Minto — Canadians rejoiced earlier this week when each and every one of them received their census form in the mail, and with it an access code to the interesting and easy test of personal knowledge required by law. Citizens far and wide logged onto census.gc.ca to complete the questionnaire that’s used to plan services such as schools and public transportation.
For one New Brunswick citizen, however, the test proved to be anything but easy.
“There was a ‘secure access code’ at the top, which made it seem like it might be kinda cool and top-secret,” said Minto man Dave MacDonald. “But there were so many questions! Some were multiple choice and some short answer, and there were math questions and geography questions — how am I supposed to know the address where I lived 3 years ago or how much I paid for rent in 2015? I don’t even own a calculator.”
MacDonald said the questions that really tripped him up were those surrounding employment. “It asked me if I was working so I said no, but then it asked if I was ‘able’ to work. What, are they tryin’ to rat on me to Service Canada and cut off my E.I.? I didn’t know what to do so I just moved on to the next question, but they only got harder and harder.”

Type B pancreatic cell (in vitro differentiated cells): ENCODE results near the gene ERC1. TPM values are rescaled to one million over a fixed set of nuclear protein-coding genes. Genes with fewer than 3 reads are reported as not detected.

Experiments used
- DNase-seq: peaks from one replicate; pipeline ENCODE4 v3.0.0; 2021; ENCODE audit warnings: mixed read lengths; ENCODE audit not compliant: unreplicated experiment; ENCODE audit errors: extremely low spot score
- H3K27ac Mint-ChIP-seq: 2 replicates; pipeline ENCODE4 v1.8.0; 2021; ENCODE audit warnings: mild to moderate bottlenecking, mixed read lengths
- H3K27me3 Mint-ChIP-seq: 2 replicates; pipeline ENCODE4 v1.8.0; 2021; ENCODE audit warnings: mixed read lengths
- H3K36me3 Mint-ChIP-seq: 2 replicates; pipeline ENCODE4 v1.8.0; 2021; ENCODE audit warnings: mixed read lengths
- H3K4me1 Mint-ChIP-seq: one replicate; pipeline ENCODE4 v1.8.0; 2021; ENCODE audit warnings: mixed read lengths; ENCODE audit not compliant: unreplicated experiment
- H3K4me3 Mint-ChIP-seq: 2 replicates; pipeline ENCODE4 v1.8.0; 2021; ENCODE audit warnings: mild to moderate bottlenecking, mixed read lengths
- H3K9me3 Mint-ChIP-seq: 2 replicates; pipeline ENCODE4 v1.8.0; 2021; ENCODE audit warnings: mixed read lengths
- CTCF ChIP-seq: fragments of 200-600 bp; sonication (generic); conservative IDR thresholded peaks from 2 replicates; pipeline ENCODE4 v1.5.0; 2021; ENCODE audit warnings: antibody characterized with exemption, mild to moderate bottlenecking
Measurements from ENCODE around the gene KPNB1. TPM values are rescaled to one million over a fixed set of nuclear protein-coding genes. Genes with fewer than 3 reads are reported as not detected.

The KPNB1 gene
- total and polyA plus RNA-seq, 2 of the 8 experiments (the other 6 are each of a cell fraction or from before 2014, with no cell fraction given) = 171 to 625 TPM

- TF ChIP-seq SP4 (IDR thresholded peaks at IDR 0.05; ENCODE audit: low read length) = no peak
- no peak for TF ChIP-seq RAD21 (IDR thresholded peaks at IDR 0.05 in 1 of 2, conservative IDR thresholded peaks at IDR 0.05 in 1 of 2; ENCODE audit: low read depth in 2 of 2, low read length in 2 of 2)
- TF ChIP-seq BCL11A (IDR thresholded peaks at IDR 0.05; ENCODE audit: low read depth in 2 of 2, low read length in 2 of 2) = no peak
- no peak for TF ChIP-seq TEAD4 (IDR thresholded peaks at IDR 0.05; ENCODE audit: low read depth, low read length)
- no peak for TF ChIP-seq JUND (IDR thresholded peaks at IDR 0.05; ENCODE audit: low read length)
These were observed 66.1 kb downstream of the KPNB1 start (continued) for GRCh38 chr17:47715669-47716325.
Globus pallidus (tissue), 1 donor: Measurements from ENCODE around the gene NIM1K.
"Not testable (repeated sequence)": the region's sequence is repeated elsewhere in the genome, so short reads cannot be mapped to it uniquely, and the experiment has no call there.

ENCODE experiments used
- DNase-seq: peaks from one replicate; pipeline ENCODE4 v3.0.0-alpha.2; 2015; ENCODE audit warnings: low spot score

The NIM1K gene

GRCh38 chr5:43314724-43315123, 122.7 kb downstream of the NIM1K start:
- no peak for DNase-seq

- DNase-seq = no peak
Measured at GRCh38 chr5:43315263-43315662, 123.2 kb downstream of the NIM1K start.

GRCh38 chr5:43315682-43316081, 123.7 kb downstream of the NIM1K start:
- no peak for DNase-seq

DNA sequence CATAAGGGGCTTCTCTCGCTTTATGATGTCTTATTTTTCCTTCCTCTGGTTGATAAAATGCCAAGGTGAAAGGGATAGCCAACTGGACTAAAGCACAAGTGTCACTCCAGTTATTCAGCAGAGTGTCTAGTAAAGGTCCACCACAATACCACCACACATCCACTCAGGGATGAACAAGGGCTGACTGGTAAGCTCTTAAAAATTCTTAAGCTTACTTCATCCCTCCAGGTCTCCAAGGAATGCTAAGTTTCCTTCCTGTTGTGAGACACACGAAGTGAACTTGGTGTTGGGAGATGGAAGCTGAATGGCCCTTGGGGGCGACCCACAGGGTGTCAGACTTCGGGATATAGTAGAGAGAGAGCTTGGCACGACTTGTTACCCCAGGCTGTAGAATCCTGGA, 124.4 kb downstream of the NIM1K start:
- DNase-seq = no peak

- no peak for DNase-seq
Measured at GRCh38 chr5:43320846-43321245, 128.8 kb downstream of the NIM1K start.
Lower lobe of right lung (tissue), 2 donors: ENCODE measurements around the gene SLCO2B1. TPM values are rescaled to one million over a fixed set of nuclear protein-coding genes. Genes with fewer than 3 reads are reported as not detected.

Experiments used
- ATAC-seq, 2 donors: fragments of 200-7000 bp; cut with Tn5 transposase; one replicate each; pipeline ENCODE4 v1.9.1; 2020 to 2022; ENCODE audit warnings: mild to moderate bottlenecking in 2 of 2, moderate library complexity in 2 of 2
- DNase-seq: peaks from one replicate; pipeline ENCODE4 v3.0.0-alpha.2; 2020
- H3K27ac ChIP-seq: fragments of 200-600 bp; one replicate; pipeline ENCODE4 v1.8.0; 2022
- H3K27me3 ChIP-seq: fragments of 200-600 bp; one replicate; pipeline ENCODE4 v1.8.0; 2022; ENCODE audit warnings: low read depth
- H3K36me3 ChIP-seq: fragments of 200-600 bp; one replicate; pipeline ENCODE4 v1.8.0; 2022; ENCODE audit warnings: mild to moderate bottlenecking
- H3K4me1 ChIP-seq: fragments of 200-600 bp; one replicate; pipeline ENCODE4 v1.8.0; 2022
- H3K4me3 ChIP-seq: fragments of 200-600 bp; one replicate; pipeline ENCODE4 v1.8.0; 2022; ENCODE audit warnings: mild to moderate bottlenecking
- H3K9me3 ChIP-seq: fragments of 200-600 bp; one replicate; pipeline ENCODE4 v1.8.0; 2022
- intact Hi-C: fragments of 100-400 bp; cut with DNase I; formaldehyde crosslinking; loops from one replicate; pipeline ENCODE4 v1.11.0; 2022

MacDonald eventually got so many questions wrong that the website crashed and Wayne R. Smith, Chief Statistician of Canada, was forced to personally email MacDonald to let him know he had somehow managed to fail the test.
“Until now I hadn’t realized it was possible to fail the thing,” lamented Smith. “I mean it’s a test, yeah, but you should know all the answers to it. I felt so bad for poor Dave that I wrote a tactful note to him letting him know that it’s no big deal, and he can take the test again next year.”
“I felt some bad letting Wayne and all of Canada down like that,” said MacDonald, sadly taking a swig of Alpine. “I’ll study harder for it next time.”
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